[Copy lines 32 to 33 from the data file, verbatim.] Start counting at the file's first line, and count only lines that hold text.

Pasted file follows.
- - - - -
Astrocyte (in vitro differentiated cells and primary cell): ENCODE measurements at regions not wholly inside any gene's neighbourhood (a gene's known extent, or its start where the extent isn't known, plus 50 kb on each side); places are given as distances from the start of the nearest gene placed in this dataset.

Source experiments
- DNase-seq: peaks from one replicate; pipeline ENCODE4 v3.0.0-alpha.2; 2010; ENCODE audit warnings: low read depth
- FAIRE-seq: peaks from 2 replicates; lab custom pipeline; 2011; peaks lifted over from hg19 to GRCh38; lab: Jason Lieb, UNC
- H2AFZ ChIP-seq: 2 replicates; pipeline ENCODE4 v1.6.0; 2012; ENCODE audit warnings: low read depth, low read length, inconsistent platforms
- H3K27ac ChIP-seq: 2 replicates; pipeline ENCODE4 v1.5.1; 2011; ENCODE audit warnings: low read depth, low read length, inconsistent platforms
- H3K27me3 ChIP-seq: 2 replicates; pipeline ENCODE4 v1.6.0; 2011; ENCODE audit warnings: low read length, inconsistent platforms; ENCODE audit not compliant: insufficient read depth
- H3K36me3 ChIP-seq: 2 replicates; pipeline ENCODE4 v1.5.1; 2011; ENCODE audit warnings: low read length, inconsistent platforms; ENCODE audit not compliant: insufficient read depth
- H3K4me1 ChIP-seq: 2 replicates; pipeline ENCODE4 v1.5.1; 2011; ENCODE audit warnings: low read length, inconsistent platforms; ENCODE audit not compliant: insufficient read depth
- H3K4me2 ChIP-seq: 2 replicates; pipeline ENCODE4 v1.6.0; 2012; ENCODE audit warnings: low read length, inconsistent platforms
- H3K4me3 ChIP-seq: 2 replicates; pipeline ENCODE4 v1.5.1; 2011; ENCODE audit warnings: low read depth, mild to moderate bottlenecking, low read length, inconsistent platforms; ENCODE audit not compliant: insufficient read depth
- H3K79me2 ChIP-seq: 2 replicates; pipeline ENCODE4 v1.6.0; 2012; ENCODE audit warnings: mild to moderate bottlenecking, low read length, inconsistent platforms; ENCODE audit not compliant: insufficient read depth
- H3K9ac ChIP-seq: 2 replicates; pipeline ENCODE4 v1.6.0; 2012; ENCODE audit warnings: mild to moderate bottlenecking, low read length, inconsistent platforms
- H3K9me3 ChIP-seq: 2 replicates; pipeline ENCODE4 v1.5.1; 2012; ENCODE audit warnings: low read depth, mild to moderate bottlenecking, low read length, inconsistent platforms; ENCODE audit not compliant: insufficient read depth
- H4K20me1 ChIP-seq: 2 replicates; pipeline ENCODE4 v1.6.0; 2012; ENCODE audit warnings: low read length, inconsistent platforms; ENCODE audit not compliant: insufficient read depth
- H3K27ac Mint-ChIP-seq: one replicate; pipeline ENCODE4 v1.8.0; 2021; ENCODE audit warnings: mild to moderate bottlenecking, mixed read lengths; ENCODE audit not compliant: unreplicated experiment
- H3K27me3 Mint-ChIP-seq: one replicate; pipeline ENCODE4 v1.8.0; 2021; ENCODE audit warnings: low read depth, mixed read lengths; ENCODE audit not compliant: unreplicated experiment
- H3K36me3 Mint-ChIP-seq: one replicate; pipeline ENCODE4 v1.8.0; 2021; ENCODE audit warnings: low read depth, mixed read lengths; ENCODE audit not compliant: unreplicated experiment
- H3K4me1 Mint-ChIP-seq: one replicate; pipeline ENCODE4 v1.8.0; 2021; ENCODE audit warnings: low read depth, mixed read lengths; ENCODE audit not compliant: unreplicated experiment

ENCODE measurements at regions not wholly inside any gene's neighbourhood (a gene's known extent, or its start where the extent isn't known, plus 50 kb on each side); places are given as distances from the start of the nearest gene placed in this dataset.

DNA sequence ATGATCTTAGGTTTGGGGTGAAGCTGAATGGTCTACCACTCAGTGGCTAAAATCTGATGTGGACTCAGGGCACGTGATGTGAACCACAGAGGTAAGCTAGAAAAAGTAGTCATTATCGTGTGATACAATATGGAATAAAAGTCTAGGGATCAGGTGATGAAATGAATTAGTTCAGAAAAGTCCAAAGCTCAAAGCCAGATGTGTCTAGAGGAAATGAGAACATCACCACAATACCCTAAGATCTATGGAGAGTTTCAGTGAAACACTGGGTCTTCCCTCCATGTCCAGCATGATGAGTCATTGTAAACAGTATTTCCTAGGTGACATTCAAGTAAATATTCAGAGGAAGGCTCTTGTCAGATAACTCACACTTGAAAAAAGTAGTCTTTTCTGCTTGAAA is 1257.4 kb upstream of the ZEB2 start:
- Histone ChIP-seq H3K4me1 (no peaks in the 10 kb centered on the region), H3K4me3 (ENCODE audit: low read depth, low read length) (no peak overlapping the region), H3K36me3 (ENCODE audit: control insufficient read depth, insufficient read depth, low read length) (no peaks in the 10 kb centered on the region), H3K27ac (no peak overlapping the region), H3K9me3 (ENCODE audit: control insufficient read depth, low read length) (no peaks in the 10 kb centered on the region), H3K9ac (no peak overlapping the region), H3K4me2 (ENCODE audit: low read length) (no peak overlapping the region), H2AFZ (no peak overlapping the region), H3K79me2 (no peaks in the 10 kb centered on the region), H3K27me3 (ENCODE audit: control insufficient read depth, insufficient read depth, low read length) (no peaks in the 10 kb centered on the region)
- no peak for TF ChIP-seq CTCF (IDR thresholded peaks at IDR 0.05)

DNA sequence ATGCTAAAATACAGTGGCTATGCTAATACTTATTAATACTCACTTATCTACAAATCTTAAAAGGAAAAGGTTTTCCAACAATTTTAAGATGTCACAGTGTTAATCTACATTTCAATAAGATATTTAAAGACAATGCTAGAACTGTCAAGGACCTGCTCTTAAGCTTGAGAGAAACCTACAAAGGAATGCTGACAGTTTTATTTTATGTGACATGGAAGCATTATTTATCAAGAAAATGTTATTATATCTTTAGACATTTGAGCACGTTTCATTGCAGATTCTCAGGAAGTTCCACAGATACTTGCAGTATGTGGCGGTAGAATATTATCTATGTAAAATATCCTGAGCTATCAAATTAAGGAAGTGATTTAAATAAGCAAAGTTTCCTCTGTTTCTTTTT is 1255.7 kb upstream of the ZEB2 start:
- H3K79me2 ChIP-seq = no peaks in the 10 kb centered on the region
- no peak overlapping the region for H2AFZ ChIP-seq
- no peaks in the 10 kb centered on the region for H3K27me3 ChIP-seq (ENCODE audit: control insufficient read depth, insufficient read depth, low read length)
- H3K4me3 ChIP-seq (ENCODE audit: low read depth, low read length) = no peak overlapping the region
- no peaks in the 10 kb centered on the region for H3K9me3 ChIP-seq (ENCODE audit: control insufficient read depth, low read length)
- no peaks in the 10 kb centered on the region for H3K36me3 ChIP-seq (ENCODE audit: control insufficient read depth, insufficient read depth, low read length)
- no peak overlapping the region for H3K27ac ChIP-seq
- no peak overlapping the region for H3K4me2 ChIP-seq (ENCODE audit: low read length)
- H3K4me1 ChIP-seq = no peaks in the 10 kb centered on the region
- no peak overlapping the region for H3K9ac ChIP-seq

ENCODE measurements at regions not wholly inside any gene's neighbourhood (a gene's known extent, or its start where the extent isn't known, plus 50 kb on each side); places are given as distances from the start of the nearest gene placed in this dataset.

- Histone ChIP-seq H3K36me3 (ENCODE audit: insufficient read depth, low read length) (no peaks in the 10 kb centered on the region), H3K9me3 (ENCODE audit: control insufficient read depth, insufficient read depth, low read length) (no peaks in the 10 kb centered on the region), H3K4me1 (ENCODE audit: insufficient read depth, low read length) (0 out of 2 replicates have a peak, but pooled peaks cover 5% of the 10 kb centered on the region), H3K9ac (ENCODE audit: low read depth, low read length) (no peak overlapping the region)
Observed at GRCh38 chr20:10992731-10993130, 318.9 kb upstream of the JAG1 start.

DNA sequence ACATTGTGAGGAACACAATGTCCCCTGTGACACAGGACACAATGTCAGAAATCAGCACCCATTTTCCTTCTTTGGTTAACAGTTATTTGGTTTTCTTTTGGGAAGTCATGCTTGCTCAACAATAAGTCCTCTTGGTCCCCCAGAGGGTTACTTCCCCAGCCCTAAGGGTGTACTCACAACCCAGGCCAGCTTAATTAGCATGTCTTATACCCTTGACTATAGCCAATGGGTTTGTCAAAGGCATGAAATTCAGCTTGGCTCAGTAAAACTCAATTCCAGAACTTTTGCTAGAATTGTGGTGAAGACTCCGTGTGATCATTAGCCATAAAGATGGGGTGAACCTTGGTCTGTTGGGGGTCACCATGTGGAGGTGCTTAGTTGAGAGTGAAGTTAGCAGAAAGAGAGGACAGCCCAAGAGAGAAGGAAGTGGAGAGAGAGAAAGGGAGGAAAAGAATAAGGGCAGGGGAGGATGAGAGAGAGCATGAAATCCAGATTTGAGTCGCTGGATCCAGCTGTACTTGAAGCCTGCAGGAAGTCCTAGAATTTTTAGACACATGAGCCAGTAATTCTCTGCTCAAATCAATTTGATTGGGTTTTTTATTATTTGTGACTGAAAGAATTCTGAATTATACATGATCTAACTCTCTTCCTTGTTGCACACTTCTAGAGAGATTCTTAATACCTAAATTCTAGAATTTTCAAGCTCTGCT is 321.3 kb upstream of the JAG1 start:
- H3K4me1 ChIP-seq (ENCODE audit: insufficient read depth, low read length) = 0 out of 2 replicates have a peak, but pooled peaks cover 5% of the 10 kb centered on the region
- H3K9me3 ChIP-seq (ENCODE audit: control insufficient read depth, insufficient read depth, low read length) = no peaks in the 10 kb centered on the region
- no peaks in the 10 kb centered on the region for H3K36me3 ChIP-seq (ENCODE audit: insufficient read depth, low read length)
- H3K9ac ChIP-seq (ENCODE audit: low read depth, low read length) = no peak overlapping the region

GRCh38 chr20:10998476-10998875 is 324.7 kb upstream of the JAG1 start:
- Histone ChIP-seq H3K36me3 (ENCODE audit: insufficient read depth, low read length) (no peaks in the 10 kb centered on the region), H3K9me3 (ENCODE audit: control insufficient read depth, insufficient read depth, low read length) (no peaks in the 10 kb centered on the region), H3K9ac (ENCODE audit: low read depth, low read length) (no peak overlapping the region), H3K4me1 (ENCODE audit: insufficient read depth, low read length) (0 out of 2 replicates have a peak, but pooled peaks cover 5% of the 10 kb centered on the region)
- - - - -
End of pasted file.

- no peak overlapping the region for H3K4me2 ChIP-seq (ENCODE audit: low read length)
- H3K4me1 ChIP-seq = no peaks in the 10 kb centered on the region